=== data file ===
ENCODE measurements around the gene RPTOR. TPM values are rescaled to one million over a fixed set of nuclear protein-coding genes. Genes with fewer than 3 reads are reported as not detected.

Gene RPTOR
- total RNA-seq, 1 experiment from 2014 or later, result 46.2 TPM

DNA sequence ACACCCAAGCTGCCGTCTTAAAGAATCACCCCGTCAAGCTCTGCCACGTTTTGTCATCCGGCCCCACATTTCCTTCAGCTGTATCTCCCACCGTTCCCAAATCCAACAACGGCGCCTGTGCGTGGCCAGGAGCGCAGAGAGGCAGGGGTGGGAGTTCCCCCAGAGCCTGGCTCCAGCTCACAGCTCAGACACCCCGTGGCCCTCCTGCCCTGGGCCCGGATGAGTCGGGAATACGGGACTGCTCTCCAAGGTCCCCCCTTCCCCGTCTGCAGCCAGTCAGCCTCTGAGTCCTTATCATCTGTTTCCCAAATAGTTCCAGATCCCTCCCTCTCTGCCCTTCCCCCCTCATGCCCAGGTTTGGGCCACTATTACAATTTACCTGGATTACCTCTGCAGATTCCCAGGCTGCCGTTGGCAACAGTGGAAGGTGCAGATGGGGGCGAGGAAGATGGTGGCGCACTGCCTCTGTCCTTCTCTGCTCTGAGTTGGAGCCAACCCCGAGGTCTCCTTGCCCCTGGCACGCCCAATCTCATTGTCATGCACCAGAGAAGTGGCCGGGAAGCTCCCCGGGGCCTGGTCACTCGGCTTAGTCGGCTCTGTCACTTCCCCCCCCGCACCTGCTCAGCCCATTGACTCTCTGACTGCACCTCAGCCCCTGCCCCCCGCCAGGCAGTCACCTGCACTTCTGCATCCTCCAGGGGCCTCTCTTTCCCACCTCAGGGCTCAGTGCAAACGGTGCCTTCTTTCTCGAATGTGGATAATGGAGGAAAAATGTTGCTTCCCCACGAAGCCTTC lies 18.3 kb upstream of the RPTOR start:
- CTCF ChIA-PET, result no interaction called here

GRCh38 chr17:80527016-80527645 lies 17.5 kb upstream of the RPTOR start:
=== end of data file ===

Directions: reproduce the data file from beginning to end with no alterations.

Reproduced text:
ENCODE measurements around the gene RPTOR. TPM values are rescaled to one million over a fixed set of nuclear protein-coding genes. Genes with fewer than 3 reads are reported as not detected.

Gene RPTOR
- total RNA-seq, 1 experiment from 2014 or later, result 46.2 TPM

DNA sequence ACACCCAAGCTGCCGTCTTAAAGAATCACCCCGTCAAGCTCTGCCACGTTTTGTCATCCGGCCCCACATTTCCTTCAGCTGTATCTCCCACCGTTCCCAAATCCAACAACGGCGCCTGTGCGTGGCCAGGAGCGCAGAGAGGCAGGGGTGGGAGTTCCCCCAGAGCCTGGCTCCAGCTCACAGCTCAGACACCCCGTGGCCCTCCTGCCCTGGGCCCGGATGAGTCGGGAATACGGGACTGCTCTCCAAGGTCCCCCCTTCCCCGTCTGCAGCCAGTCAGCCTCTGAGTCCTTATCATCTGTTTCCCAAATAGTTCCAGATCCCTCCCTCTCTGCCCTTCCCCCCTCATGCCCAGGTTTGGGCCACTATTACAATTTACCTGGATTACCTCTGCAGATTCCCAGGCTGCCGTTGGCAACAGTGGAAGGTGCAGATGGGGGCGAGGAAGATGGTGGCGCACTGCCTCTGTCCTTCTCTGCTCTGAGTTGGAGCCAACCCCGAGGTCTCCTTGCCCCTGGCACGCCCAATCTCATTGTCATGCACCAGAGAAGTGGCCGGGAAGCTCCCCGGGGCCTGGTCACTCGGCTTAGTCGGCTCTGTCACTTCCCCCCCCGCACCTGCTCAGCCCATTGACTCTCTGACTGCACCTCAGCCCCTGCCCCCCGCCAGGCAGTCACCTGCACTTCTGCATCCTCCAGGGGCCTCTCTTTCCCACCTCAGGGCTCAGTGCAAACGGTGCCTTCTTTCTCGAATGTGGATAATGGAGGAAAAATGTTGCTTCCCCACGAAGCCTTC lies 18.3 kb upstream of the RPTOR start:
- CTCF ChIA-PET, result no interaction called here

GRCh38 chr17:80527016-80527645 lies 17.5 kb upstream of the RPTOR start: